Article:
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Specialized teeth wear down but remain effective: grazing animals


Elk jaw showing enamel, dentine, cementum / npatterson / LicenseCC-by-nc-nd - Attribution Non-commercial No Derivatives

The teeth of grazing mammals wear down but not smooth because of a side-by-side layered arrangement of enamel, dentine, and cementum.

"Grazing has perhaps elicited the most dramatic dental specializations in mammals. About twenty million years ago, grasses and grasslands appeared on earth. Grass (and, incidentally, wood) provides poor fodder. It yields little energy relative to its mass, so a grazer has to process huge volumes. Much of that energy comes as chemically inert cellulose, which mammals hydrolyze only by enlisting symbiotic microorganisms in rumen or intestine. It's full of abrasive stuff like silicon dioxide and has lengthwise fibers that demand cross-wise chewing rather than rapid tearing. Long-lived grazers, concomitantly, have especially special teeth, with their components typically layered side by side, as in figure 16.5b. This odd-looking arrangement ensures that, while teeth may wear downthey won't wear smooth. The harder material (enamel, most particularly) will continue to protrude as the softer materials (cementum and dentine) wear down between them." (Vogel 2003:333)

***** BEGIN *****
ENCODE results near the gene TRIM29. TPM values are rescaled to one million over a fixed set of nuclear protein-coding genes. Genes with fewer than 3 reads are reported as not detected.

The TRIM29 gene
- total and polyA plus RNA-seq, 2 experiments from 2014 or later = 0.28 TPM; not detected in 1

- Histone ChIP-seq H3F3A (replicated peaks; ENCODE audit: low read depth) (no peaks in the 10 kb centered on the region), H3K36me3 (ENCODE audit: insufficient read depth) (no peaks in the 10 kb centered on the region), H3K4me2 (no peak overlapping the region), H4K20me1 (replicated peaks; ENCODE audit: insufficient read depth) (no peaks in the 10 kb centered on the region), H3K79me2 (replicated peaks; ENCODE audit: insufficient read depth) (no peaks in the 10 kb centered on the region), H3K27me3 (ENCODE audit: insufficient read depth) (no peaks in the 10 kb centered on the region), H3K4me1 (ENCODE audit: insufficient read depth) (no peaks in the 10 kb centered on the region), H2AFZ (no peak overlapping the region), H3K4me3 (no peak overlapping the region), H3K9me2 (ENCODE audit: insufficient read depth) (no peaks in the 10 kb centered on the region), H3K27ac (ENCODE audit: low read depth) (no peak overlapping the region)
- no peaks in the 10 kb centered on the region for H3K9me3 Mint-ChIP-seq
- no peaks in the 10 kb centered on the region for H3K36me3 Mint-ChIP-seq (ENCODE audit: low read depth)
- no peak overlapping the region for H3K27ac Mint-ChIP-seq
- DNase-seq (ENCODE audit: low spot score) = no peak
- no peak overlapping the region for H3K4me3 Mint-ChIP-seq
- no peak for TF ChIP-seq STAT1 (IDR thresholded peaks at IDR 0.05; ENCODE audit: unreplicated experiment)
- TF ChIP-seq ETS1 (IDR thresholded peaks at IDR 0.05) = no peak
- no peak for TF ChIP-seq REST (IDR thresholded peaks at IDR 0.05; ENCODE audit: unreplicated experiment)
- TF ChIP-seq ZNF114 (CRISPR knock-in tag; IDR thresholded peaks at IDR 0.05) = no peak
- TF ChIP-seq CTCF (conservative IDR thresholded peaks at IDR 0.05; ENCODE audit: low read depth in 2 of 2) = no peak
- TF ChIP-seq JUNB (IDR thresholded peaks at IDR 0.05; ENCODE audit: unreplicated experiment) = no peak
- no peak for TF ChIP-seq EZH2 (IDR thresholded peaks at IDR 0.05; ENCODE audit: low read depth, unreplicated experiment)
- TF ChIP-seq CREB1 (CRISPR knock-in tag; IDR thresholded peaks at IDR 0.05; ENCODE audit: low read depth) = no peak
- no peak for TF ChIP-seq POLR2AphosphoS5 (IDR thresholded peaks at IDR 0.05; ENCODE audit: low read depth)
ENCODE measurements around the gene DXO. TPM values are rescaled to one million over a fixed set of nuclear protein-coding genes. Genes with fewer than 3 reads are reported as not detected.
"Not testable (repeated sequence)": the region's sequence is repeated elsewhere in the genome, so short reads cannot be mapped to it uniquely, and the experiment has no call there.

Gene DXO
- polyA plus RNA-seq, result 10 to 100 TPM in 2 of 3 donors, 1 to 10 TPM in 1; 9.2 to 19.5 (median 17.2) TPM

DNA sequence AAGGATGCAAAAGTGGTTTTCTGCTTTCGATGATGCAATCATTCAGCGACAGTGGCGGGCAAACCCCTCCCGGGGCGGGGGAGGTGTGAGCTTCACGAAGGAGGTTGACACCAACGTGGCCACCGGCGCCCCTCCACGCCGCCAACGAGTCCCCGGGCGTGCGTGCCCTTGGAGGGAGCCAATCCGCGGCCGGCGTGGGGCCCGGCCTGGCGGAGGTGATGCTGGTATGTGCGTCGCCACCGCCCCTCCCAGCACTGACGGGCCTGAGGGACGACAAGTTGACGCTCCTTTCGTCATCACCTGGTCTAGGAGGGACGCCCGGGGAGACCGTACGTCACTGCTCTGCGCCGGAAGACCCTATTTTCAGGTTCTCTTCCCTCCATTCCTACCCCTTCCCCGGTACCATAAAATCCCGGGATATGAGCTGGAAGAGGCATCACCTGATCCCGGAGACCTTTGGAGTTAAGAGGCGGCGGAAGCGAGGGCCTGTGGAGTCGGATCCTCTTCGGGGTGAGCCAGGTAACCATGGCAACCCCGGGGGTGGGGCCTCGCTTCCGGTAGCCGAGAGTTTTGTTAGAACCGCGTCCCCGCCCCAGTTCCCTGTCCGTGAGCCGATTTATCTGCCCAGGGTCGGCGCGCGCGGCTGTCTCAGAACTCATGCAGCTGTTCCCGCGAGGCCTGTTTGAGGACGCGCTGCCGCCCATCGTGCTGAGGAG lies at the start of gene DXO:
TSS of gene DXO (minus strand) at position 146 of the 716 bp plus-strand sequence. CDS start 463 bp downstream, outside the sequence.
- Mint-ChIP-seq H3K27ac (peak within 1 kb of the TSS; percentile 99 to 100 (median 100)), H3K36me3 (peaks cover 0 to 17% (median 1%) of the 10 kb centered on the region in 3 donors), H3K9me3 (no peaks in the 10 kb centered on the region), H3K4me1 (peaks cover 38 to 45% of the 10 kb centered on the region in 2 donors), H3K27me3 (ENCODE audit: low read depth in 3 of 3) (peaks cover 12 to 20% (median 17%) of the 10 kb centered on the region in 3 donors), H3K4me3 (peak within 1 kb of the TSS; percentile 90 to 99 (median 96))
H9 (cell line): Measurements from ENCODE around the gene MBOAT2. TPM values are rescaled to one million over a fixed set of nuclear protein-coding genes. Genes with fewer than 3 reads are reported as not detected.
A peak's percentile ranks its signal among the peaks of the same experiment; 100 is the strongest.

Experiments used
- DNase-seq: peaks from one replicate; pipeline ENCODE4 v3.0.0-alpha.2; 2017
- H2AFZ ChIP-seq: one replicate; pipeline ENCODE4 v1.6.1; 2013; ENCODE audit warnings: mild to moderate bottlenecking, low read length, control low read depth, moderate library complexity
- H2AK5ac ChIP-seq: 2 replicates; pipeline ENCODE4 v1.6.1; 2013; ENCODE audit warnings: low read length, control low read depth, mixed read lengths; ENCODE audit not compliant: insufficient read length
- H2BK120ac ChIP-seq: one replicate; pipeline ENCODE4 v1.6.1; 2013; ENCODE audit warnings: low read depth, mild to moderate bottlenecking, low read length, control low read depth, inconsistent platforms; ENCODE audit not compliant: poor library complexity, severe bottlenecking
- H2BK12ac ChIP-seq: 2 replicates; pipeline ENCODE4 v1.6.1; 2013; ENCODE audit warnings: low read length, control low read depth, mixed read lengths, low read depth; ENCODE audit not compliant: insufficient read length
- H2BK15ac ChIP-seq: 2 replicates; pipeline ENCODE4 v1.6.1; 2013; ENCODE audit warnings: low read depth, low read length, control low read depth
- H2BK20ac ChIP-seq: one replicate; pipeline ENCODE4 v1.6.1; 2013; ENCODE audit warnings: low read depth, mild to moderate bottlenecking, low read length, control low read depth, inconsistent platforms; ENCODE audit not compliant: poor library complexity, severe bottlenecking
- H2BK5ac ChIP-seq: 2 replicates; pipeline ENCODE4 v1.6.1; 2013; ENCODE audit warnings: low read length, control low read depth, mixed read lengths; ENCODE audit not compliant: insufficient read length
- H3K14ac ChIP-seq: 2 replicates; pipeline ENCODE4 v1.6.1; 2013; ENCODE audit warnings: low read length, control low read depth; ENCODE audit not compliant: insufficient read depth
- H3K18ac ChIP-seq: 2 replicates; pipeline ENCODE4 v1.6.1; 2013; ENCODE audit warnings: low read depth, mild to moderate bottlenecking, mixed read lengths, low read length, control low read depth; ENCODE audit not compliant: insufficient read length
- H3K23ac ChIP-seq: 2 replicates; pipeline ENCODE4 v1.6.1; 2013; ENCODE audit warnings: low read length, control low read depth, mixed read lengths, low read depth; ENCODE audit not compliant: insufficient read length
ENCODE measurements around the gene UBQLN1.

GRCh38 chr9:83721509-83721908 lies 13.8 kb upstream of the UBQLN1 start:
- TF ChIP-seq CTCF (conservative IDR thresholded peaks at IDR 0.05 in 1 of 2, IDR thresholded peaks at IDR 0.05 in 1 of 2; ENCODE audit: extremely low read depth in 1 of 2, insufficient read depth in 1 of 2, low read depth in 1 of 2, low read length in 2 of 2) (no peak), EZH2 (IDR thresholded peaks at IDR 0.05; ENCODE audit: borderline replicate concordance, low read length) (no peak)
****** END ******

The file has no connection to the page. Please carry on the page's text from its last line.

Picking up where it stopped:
About the inspiring organism
Med_2866168914_86fc730413_b Mammalia

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Organism/taxonomy data provided by:
Species 2000 & ITIS Catalogue of Life: 2008 Annual Checklist

Bioinspired products and application ideas

Application Ideas: A better machete; agricultural implements for tilling of harvesting; composite materials; incorporate "wear" analysis and design and manufacture (and run your business) accordingly.

Industrial Sector(s) interested in this strategy: Agricultural tools, manufacturing, materials science, business

Vogel S. 2003. Comparative Biomechanics: Life's Physical World. Princeton: Princeton University Press. 580 p.
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